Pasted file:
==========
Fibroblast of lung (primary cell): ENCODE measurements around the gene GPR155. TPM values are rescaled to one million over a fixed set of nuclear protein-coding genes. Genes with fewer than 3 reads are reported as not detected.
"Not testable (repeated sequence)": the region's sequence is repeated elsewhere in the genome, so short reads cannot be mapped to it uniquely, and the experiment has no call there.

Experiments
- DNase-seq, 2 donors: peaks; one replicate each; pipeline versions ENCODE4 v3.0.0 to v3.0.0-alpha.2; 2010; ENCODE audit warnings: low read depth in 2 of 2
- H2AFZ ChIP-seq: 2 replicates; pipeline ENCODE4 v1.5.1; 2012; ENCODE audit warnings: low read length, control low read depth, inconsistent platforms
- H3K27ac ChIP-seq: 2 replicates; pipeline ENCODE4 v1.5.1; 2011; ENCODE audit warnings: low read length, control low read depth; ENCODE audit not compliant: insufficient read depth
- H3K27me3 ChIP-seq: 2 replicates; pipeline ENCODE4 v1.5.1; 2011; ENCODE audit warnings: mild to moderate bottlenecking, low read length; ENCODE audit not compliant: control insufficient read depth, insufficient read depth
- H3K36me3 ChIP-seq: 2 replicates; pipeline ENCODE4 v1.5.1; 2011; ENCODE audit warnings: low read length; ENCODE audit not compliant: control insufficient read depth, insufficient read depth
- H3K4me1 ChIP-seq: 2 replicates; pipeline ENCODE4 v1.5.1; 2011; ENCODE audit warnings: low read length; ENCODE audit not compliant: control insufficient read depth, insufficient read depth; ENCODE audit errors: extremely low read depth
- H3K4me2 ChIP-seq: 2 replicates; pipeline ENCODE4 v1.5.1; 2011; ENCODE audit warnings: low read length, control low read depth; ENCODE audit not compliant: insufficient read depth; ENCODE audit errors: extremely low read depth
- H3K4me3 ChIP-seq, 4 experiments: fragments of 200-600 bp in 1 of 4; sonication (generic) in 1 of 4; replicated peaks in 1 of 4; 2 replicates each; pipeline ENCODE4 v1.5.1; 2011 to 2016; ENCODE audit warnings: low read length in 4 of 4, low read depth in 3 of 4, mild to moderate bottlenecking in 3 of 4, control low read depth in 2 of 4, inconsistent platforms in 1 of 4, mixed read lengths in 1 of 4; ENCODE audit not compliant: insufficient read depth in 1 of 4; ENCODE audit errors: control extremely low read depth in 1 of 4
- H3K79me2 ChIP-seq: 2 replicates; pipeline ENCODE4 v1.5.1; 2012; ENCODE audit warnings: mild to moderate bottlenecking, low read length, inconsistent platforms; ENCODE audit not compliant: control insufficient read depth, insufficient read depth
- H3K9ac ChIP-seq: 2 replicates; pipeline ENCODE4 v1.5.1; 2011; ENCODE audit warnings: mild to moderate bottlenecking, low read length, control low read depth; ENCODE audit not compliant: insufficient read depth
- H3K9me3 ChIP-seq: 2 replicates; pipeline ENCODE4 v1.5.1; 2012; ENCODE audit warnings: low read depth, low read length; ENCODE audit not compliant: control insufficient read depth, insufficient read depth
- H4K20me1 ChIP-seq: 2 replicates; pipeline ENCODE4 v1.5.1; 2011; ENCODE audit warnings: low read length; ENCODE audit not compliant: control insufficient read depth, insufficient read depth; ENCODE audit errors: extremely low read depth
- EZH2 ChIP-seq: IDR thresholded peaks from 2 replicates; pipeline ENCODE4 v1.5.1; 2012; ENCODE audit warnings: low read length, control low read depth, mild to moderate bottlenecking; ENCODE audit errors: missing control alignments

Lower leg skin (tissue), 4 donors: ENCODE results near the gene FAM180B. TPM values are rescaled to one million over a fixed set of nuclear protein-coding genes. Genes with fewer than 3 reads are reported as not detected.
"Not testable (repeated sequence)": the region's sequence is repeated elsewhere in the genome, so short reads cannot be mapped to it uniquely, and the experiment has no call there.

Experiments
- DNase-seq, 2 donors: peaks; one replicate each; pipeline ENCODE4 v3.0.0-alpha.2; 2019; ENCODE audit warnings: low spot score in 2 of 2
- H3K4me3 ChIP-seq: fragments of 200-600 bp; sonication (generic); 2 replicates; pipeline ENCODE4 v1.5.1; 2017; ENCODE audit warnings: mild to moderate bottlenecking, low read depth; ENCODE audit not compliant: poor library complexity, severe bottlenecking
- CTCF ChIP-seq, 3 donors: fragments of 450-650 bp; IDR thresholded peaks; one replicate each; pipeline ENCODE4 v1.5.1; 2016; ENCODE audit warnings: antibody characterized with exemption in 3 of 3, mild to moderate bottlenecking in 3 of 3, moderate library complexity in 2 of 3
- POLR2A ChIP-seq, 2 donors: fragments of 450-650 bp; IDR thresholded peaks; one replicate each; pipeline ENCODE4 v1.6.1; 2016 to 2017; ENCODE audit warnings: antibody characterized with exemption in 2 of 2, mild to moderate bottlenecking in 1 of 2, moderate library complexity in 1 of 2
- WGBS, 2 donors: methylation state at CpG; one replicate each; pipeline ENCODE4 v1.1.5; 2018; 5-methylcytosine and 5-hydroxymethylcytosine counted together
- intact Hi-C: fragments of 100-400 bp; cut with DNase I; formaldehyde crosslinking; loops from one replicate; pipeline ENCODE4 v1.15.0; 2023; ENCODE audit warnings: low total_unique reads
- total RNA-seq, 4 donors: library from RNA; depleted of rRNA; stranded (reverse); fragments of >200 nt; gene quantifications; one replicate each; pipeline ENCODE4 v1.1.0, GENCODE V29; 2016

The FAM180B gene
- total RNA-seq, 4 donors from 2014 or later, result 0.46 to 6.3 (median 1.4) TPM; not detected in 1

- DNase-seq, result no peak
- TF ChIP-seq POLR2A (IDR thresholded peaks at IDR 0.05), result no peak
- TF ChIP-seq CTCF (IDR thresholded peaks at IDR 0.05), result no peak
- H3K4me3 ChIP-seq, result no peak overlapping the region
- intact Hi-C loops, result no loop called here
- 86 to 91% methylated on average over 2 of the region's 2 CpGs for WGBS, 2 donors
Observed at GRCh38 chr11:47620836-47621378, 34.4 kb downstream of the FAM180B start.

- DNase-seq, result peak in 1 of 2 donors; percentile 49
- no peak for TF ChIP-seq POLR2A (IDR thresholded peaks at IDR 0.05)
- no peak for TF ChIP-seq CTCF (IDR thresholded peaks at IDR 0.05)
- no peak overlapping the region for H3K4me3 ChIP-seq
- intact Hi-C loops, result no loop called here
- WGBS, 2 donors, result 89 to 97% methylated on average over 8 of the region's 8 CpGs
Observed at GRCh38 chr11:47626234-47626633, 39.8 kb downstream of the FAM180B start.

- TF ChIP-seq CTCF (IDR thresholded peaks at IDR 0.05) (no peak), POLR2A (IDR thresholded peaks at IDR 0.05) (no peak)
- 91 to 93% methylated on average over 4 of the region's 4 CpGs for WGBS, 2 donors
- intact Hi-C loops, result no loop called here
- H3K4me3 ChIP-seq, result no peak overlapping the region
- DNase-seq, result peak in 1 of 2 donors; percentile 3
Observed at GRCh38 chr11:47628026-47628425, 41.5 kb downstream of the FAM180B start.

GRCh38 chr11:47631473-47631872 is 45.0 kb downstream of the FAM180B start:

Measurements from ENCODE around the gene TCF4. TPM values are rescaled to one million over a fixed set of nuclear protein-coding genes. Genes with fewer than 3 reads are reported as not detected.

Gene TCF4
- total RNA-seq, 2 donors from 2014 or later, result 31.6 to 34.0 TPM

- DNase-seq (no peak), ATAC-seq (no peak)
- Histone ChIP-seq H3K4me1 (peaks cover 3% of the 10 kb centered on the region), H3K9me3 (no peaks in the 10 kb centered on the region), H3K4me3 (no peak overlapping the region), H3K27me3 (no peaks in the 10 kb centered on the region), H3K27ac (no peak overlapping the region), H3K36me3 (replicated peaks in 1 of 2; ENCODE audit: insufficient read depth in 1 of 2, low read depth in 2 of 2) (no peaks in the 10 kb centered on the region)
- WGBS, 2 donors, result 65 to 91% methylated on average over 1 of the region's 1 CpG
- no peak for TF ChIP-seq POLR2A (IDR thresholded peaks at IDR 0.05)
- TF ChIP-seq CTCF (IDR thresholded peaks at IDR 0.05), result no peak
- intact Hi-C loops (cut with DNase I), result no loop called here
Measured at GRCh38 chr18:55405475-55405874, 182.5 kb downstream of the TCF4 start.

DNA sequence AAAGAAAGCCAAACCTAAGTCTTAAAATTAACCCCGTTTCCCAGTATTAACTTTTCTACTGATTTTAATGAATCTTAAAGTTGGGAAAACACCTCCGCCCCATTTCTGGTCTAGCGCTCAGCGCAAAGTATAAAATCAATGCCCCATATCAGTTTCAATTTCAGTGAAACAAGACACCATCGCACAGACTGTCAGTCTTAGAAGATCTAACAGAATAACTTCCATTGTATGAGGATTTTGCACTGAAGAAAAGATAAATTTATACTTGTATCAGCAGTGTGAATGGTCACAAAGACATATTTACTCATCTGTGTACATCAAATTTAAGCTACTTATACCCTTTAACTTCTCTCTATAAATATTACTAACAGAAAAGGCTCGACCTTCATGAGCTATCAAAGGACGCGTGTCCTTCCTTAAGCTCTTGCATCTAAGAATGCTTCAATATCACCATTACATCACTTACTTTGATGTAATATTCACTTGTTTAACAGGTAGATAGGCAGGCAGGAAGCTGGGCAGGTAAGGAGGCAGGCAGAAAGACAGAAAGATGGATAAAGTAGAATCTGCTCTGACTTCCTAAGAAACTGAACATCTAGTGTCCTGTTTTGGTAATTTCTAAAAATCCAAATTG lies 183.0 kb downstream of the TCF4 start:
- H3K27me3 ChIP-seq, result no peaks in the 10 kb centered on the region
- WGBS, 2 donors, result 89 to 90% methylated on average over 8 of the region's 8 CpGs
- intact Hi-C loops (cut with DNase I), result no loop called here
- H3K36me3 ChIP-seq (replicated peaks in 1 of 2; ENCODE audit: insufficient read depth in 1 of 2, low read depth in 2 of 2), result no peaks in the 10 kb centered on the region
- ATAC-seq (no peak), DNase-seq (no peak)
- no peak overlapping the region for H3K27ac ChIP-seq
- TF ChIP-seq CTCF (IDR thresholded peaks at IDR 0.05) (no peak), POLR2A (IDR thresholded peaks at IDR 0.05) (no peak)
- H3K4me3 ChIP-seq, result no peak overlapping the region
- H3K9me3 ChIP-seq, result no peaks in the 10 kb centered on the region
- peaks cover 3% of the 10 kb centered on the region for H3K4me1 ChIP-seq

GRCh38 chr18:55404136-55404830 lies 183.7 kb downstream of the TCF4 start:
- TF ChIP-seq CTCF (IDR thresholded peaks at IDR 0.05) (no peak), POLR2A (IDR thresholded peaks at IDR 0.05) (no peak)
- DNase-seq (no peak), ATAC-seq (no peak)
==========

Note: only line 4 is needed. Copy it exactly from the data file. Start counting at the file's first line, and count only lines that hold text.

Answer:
- DNase-seq, 2 donors: peaks; one replicate each; pipeline versions ENCODE4 v3.0.0 to v3.0.0-alpha.2; 2010; ENCODE audit warnings: low read depth in 2 of 2